Alina Pathan, Manager of Wärtsilä’s Corporate Relations & Sustainability team, discusses her career path and sustainability and explains why achieving goals is a joint effort.
I read about global warming for the first time in my geography book during high school more than 20 years ago. I was about Greta Thunberg’s age at the time and remember thinking: “This is terrible, why isn’t anybody doing anything about it?” At that point, climate change was still a rather marginal issue in terms of public debate.
I’ve had an interest in environmental issues and social justice since childhood. I had “Save the rainforests” and “Stop acid rain” stickers as a child and was concerned about endangered animals. In my early teenage years, I helped my mum collect signatures and campaign for a local forest area to be declared a nature reserve – which led to a successful outcome. My dad frequently discussed political issues at the dinner table, alerting me to the injustices occurring around the world. With a Finnish mother and an Indian father, it was always clear to me that people should be respected and treated equally no matter their background.
After two degrees – one in business and environmental management, and another in development studies and environmental policy – and more than a decade spent as an expert in a sustainability consultancy, I joined Wärtsilä at the beginning of 2016. This was not just any company to me. Throughout my career, I’d wanted to work for a firm I truly believed in, and Wärtsilä, as a forerunner in clean technology, was an appealing choice.
I was extremely proud when we launched our “Enabling sustainable societies with smart technology” purpose in 2017. During my consulting years, I often felt that sustainability had to be pushed within organisations and highlighted through the advantages of acting sustainably. When our CEO Jaakko Eskola spoke about how we need another purpose other than just making money, I felt that we had entered a new era in sustainable thinking.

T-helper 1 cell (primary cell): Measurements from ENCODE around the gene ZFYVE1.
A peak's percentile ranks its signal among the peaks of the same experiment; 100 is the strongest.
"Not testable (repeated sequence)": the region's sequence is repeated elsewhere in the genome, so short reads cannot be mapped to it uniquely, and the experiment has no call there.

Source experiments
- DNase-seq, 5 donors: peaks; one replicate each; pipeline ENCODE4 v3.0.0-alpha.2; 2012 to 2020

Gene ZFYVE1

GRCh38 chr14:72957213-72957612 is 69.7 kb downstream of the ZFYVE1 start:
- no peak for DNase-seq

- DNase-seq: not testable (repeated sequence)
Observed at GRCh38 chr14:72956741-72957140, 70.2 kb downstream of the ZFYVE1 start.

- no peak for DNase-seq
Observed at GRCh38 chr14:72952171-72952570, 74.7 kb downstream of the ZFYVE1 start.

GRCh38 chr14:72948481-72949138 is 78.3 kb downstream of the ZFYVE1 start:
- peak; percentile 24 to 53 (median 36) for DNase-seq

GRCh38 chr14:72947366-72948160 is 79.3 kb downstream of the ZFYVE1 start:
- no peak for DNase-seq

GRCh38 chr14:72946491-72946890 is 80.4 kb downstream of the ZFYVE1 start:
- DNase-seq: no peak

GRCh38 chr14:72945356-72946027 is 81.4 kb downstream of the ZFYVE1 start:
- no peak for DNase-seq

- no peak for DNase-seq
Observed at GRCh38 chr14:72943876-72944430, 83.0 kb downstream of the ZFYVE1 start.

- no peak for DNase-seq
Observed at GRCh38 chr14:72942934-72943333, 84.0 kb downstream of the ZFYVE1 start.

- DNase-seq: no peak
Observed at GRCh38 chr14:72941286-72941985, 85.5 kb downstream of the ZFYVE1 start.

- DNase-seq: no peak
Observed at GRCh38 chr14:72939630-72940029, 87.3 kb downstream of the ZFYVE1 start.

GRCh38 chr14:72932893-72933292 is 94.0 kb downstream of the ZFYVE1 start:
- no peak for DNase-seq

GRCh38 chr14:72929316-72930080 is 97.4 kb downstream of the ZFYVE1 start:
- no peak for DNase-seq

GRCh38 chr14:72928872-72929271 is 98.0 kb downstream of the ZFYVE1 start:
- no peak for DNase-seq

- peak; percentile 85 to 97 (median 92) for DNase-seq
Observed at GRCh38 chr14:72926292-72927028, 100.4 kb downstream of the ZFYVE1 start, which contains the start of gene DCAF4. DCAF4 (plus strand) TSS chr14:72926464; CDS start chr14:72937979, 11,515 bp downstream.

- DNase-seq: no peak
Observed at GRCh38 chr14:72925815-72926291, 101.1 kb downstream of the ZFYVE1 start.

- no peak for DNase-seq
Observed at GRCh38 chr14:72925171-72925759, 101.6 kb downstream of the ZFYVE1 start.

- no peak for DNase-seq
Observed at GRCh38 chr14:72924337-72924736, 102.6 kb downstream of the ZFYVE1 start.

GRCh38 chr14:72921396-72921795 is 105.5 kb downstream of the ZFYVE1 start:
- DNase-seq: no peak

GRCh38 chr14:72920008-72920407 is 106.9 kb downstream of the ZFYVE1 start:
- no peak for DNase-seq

In our Corporate Relations & Sustainability team, we are involved in environmental, safety, security and corporate relations initiatives, as well as monitoring ongoing policy developments. We also coordinate, for example, university relations, plan Code of Conduct training and report our sustainability work in the Annual Report and external sustainability ratings.
Preparing our Sustainability Report as a part of the Annual Report requires a lot of work. For example, we must write the text, collect the data, proofread the final version and also take care of the external assurance. However, once the report is published there is an immense feeling of satisfaction. I recommend having a look at it. Did you know, for example, what the approval process for Wärtsilä’s suppliers entails or what its main innovations and partnerships in 2019 from a sustainability perspective were? Further, what role does Wärtsilä play in contributing to the United Nations Sustainable Development Goals and by how much we reduced our business travel emissions in 2019 (spoiler: 15%)? All this information, and a lot more, is included in the report.
In a large organisation like Wärtsilä, sustainability and ethical behaviour cannot be advanced by one team – it is a joint effort. I am glad to be doing my share and believe our purpose pushes all of us forward. Sustainability is a journey and we must all play our part in it.